Recently, the real estate web site trulia.com coined a term they called “Million Dollar Creep” to characterize the stunning growth of million dollar properties in San Francisco neighborhoods. Comparing 2016 prices to those of 2012, trulia found that where million dollar (and up) homes had once taken up 19.6 percent of the San Francisco metro market, they now made up 57.6 percent of sales in a region whose nine-county median price for April was $832,830.

Within the city, where last month the citywide median price for single-family homes was $1.4 million, $832,830 is entry level. In Bernal Heights, for example, only 15.1 percent of homes sold for over $1 million in 2012; this year that figure has ballooned up to 92.3 percent. Overall, the $1.4 million median ties the all-time high, previously reached in February, 2016 and May, 2015. Condominiums fetched a median price of $1.149 million in April, just short of the high for the year.

Despite these lofty figures, the local market is showing some signs of cooling, especially in the condo sector. In April, condos took an average of 41 days to sell, up from 33 in March and the highest since January. Available inventory also increased to 2.4 months, up from 1.8 months in March and almost double the 1.3 months available in April, 2015. Inventory is the key, as the local market has spent the spring — historically the most active time of the year — adjusting to the completion of several new luxury condo projects. Add those to an already plentiful inventory and you get a significant number of luxury condo resales, which impact the market.

The single-family home market, while still chugging along nicely, also experienced some minor year-over-year slowing in April. Yes, the median of $1.4 million ties the record (up 7.1 percent year-over-year), but months of available inventory and days on market (DOM) are both up, though only slightly (1.8 months of inventory vs. 1.6 in 2015, 32 DOM vs. 26). Meanwhile, sellers, who accepted offers averaging 112.7 percent of list price in April, 2015, had to “settle” for offers that averaged 108.5 percent of asking in April, 2016.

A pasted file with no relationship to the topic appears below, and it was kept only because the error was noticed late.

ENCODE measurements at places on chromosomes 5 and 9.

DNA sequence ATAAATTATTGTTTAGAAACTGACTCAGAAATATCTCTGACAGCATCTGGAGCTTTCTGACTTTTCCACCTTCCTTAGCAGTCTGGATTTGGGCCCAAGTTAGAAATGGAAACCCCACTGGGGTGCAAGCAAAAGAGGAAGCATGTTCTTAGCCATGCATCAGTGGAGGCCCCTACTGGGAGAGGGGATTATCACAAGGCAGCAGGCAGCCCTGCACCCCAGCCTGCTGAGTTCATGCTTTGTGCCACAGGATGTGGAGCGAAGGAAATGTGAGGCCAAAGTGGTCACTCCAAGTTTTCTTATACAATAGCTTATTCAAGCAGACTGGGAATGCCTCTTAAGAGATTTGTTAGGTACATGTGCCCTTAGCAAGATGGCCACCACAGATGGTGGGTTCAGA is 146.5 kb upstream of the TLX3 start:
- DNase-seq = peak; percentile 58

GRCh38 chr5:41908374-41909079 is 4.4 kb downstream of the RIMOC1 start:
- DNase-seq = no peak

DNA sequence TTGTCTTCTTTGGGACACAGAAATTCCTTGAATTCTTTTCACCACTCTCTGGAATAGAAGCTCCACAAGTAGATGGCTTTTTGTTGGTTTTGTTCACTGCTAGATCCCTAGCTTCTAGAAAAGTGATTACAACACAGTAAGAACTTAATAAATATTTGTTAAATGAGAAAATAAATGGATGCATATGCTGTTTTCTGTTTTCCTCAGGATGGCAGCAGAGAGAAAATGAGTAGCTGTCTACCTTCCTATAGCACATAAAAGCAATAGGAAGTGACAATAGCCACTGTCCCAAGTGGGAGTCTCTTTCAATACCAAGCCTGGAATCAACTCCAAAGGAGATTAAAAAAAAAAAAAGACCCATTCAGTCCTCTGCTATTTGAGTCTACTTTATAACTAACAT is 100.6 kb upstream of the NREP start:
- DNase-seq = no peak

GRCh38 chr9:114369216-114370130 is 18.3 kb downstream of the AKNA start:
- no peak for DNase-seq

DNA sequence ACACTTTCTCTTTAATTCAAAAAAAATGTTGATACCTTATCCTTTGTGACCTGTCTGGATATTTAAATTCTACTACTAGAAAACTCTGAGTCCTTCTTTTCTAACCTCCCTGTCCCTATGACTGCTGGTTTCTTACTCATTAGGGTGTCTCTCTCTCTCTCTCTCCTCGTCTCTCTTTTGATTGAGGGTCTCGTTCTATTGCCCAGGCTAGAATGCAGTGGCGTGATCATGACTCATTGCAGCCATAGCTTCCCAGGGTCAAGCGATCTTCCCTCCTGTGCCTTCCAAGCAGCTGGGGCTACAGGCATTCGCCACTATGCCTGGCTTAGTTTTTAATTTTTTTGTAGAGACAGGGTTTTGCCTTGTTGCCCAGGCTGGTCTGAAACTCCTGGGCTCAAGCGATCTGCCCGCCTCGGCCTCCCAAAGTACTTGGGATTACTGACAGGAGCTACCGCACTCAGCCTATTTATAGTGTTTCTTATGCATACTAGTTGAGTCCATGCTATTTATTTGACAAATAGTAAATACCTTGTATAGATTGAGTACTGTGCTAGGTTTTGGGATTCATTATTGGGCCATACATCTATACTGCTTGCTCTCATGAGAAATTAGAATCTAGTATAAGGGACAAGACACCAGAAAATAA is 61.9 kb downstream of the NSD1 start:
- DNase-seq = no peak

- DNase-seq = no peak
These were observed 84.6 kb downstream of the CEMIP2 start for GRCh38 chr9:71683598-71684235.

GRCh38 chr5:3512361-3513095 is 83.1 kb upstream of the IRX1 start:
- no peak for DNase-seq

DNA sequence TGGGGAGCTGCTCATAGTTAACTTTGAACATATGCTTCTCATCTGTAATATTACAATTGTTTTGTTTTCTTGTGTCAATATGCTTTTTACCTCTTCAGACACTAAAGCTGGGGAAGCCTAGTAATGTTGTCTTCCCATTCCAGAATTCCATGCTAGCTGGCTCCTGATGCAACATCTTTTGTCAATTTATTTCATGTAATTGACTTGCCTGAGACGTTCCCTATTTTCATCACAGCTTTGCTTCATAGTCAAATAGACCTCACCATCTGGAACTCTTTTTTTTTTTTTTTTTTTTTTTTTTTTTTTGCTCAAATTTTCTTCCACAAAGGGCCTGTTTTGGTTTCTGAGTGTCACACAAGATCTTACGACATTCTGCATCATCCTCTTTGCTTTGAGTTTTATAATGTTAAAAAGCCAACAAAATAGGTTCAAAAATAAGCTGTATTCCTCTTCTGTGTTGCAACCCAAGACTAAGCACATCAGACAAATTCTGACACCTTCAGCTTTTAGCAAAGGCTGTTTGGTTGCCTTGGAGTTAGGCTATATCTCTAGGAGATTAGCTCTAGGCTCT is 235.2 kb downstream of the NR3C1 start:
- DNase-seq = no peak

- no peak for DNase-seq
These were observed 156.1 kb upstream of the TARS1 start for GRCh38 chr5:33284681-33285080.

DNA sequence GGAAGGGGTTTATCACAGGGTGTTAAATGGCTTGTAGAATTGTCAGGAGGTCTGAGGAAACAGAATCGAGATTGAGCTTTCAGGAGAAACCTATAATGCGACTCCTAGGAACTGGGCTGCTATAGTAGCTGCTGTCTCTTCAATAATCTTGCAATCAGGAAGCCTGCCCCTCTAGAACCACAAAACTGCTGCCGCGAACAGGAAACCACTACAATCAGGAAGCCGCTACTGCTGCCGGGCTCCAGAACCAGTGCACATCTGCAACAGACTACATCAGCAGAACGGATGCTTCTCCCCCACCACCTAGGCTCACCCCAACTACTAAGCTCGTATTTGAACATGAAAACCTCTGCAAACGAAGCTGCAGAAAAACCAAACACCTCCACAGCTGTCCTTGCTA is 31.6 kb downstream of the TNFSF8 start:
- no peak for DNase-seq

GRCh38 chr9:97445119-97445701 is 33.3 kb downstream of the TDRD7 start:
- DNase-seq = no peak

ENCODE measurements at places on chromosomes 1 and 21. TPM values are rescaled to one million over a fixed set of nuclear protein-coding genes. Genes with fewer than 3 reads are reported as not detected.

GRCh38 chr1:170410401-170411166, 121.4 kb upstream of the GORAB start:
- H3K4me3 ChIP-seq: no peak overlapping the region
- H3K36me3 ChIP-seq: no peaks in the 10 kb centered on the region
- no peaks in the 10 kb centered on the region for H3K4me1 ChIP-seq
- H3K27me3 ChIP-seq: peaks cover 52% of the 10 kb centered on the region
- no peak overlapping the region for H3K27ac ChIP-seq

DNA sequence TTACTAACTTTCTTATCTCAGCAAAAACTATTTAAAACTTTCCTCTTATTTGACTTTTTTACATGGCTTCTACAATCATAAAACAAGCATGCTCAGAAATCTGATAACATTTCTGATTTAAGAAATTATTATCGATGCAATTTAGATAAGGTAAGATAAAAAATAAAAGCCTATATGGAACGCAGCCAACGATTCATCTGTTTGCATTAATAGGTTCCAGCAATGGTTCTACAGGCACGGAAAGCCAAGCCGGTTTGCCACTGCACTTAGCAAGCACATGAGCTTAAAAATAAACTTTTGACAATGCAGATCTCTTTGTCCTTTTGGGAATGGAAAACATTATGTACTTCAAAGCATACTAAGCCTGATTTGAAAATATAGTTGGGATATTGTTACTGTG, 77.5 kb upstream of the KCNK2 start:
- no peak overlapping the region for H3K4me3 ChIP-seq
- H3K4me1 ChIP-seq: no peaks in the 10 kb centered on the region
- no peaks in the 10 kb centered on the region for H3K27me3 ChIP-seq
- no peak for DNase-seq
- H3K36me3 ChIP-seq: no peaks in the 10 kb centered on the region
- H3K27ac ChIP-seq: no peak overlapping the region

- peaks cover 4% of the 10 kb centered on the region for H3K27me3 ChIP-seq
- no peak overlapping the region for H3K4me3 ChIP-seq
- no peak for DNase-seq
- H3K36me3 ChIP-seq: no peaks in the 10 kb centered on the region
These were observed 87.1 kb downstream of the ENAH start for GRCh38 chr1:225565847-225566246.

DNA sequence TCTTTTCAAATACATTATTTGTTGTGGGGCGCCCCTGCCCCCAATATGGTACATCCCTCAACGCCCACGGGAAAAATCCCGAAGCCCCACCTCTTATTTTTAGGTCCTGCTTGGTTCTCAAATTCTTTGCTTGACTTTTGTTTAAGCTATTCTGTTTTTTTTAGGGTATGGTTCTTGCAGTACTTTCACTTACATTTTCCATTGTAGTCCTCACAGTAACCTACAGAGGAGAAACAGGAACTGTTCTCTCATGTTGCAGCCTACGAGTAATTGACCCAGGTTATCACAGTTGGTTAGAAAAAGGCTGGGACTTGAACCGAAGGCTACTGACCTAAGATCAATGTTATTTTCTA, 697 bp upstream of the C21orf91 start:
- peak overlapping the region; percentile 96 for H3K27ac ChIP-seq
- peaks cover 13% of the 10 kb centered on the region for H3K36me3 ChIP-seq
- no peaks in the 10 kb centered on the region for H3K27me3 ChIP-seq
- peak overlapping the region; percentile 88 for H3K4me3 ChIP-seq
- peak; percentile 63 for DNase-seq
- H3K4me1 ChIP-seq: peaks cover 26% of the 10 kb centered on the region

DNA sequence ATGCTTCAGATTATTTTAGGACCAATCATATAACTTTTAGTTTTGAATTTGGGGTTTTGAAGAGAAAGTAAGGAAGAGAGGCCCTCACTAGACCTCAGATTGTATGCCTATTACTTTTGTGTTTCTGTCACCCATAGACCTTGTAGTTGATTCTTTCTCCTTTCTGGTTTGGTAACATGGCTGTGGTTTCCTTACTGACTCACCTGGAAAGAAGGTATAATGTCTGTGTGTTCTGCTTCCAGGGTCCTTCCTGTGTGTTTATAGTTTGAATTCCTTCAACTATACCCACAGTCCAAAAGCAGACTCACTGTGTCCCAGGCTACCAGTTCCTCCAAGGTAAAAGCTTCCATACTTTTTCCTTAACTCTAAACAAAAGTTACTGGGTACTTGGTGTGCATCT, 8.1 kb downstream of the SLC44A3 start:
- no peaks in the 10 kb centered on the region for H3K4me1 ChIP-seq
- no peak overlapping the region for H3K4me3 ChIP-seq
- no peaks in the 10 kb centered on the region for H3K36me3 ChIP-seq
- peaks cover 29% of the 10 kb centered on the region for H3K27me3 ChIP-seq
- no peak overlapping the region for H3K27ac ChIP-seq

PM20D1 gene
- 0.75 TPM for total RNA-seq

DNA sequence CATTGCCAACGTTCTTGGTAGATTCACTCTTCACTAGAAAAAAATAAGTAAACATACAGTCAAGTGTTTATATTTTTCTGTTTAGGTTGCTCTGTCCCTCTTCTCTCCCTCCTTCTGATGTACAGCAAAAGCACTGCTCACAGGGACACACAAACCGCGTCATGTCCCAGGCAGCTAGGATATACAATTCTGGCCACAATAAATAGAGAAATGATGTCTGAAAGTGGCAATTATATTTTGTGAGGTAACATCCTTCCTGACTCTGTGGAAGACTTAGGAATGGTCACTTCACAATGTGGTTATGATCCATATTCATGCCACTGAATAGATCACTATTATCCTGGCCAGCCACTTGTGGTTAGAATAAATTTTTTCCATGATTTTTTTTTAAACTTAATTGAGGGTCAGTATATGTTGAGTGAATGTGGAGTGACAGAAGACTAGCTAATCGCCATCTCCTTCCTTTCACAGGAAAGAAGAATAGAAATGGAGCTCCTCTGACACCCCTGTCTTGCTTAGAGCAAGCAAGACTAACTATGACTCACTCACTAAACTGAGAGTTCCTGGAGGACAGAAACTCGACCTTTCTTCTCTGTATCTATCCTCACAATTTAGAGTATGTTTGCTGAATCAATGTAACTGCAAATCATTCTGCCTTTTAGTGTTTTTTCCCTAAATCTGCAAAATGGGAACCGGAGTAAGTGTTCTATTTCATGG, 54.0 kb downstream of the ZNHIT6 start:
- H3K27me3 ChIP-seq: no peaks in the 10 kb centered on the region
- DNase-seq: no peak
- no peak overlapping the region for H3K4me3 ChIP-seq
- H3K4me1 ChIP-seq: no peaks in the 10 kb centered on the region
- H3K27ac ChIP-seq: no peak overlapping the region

Despite these slight dips, the local market remains hot, and the key remains available inventory. As long as those figures remain low, we will continue to experience a sellers’ market, especially, we find, in the market for properties below the citywide median. The $1.35 million-and-under price point has the least amount of available inventory in San Francisco and the biggest pool of would-be buyers, a combo that adds up to homes in this range spending fewer DOM than any others, having a higher percentage of overbids than others and having of those overbids, a higher number of homes sold at a significant — some might say eye-popping — percentage over asking price. Of the most recent list of “Top 20 Overbids,” 12 are homes that sold for $1.35 million or less; 17 had asking prices under $1.35 million.

Springtime is traditionally the most dynamic and active time of year for real estate, in San Francisco, the Bay Area and nationwide. Summer, that time of warm weather and vacations, generally brings with it an overall market slowdown. This was not the case in 2015; lets see how this year fares.